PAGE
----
Halo Neuroscience collects $13M for its brain-stimulating headset

By Dave Muoio
12:11 pm

Halo Neuroscience, a device company that develops and sells the Halo Sport neurostimulation headset, announced yesterday that it has secured $13 million in Series B funding. Global private investment firm TPG led the round, which also had participation from prior investors Lux Capital, JAZZ Ventures Partners, and Xfund.

The Halo Sport headset connects to a paired mobile app to promote brain elasticity and improve the wearer’s development of muscle memory, according to the company. The charge is delivered through comb-like elastic foam nibs, which Halo instructs the user to wet and reattach to the headset before each “Neuropriming” session. After the 20 minute session, during which the headset delivers pulses of energy to the motor cortex, users will have roughly an hour to better learn whatever activity they are practicing.

Halo says that the headset is ideal for athletes looking to improve their strength or endurance through repetitive training exercises. However, they also market it to those looking to improve other skills involving muscle memory, such as playing an instrument or swinging a golf club.

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"What started in 2013 as a team of neuroscientists who believed in the power of neurostimulation has led to a global movement,” Dr. Daniel Chao, CEO and cofounder, said in a statement. “We are proud to be the torchbearers in the space and are excited we now have the financial fuel to build and launch two new products that will further unlock human potential.”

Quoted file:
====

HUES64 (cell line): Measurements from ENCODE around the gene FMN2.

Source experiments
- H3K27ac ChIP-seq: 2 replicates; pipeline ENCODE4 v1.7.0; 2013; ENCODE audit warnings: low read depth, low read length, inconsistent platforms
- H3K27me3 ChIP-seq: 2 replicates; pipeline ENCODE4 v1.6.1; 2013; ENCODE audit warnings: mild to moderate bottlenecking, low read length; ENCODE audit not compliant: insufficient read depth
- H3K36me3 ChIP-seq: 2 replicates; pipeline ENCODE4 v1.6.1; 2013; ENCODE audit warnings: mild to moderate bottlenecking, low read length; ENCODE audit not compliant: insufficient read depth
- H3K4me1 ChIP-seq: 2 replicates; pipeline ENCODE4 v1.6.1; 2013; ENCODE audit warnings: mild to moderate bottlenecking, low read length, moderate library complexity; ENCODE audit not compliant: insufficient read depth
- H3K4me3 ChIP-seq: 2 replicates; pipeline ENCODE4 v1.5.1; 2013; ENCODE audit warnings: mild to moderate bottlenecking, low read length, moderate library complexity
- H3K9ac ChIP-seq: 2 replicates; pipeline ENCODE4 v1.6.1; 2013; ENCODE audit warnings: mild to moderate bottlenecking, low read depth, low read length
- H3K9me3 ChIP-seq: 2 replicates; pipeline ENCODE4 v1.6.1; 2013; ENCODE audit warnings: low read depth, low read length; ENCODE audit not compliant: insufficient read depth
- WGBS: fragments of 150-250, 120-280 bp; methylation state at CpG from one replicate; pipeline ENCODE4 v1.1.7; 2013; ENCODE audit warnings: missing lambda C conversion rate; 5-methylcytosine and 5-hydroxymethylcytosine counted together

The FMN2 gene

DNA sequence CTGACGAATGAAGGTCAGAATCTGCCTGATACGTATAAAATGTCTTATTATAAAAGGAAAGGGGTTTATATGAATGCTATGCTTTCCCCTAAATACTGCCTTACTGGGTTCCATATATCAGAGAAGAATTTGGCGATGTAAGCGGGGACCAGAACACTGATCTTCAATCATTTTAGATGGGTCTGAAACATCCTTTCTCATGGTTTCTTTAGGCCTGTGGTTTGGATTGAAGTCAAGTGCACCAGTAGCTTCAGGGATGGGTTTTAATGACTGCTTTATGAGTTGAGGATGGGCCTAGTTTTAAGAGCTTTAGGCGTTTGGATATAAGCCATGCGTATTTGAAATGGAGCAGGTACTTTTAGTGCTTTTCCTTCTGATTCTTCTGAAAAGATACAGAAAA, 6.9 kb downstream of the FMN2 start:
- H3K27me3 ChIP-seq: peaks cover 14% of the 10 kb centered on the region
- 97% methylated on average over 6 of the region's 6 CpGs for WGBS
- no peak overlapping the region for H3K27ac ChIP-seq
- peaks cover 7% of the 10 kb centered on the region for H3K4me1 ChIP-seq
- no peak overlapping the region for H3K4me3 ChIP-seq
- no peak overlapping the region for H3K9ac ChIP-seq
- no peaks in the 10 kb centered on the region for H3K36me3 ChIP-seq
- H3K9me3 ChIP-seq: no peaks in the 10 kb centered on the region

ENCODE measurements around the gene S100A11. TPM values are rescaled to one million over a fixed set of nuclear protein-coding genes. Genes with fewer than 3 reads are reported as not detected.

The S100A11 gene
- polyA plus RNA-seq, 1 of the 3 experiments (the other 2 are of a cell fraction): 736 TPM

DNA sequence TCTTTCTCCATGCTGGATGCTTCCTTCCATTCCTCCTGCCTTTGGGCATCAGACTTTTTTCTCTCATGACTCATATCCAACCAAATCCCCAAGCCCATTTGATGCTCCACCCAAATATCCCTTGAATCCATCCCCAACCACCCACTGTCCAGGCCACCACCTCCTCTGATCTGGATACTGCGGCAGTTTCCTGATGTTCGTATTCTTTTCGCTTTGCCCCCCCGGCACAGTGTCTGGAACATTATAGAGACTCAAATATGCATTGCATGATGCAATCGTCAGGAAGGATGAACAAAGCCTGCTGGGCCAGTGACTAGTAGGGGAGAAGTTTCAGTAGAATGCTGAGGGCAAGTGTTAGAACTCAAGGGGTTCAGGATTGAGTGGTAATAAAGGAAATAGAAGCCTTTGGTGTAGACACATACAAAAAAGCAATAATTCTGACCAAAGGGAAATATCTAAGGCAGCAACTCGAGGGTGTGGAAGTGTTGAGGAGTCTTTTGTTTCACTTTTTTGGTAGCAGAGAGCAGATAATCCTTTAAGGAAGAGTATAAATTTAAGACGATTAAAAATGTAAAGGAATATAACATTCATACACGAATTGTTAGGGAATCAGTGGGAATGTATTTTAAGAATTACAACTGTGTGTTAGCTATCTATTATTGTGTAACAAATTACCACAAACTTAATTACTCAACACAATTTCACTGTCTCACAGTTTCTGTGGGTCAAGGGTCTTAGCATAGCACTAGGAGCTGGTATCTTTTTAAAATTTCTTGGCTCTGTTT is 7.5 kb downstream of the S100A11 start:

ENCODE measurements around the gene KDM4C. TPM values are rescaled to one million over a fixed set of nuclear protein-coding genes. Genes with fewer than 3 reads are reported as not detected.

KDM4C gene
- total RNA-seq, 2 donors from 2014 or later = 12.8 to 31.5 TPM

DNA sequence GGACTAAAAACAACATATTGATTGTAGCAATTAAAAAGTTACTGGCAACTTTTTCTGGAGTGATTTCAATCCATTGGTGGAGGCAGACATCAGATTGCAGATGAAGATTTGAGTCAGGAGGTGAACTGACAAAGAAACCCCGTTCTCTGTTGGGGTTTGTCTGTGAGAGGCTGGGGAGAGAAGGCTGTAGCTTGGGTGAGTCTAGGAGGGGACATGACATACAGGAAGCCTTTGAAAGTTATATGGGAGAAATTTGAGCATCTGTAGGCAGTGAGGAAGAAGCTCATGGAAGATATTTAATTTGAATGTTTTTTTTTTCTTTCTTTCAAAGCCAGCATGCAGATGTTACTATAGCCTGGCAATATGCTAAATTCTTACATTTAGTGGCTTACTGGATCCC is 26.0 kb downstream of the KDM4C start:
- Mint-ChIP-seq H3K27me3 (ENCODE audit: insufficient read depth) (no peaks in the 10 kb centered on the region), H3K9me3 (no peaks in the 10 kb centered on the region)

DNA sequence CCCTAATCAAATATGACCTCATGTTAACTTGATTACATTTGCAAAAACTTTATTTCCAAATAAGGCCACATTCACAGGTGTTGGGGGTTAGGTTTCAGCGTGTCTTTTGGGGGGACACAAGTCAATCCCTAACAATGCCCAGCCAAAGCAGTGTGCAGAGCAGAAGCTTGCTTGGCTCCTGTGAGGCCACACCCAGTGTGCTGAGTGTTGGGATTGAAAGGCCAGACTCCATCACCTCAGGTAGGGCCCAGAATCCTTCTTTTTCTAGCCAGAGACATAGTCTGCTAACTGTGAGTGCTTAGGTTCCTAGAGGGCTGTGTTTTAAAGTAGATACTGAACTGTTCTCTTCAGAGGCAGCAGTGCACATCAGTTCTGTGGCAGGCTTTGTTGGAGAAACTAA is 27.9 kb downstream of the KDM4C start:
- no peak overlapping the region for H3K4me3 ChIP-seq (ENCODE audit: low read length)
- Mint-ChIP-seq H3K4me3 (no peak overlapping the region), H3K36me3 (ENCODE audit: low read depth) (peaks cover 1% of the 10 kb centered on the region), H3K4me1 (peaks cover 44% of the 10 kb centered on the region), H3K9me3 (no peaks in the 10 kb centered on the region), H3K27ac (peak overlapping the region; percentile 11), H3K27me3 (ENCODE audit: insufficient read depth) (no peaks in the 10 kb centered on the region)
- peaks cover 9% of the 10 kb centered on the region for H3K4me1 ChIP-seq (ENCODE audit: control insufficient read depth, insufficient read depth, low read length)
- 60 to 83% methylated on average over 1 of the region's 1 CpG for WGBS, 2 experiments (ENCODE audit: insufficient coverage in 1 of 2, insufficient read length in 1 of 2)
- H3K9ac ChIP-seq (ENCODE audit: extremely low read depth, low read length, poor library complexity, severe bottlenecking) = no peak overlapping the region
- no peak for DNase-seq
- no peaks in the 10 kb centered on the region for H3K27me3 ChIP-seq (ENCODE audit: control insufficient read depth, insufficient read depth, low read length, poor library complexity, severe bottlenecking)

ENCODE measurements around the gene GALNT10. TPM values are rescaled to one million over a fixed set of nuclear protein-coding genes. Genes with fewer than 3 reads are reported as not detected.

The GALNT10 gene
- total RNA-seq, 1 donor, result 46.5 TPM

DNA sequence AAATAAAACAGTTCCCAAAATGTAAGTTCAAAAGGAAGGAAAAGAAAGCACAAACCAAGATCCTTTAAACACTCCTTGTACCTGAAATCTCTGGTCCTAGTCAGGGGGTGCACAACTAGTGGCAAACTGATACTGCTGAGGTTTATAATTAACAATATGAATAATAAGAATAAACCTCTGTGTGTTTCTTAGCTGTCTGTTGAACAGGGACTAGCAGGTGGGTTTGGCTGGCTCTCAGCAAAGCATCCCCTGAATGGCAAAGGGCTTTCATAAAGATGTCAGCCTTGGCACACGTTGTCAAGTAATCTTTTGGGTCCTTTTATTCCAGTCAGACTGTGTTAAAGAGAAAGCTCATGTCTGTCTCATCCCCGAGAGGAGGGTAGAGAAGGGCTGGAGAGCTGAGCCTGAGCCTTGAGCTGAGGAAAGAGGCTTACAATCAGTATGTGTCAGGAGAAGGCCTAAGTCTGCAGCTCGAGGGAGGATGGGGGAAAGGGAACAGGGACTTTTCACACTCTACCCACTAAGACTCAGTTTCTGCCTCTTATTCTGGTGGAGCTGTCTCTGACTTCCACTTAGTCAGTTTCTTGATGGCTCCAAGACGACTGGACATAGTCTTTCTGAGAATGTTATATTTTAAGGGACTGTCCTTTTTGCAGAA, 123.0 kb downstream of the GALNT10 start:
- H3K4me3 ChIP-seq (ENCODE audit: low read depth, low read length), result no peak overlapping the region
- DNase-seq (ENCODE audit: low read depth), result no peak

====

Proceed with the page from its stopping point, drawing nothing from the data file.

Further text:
During a wearables conference in 2016, Chao demonstrated the device and described a research trial involving college-level, Olympic, and professional athletes. This investigation found that over several weeks’ training, those who wore the neurostimulation headphones increased leg strength more than those who didn’t. Chao went on to hint at the company’s exploration of the device as a recovery tool.

“Now, we’re looking into how it could be used for stroke rehabilitation,” Chao said at the time. “Physical therapy doesn’t actually work that well, so what if we could combine with neurostimulation to accelerate the rate at which these people improve?”

Later that month, the company also announced that its devices were being used by several athletes preparing for the upcoming Summer Games. Currently, the company says its device is being used by the San Francisco Giants, the US Olympic Ski Team, and US Special Operations Forces.

"This round of funding is a testament to the proven science behind Halo, and to the enormous potential of the company in the areas of consumer and medical neuromodulation,” TPG’s Heath Lukatch, who will be joining Halo’s board, said. “Halo has pioneered a powerful new means of improving human performance, and we're proud to stand behind its technology and leadership.”

In the announcement, Halo also announced that Peter Gotcher — a veteran of Dolby Labs, GoPro, Pandora, and Jaunt VR — has joined the company’s board as executive chairman.

"Halo is a leader in unlocking the potential in the brain's capacity to learn, and stands as one of the most exciting new technologies I've seen in recent years,” Gotcher said in a statement. “Currently used by elite athletes at the highest level of sport, we anticipate a wider audience to develop among those seeking to improve a broad range of human activity, from sports-specific skills to key cognitive functions."


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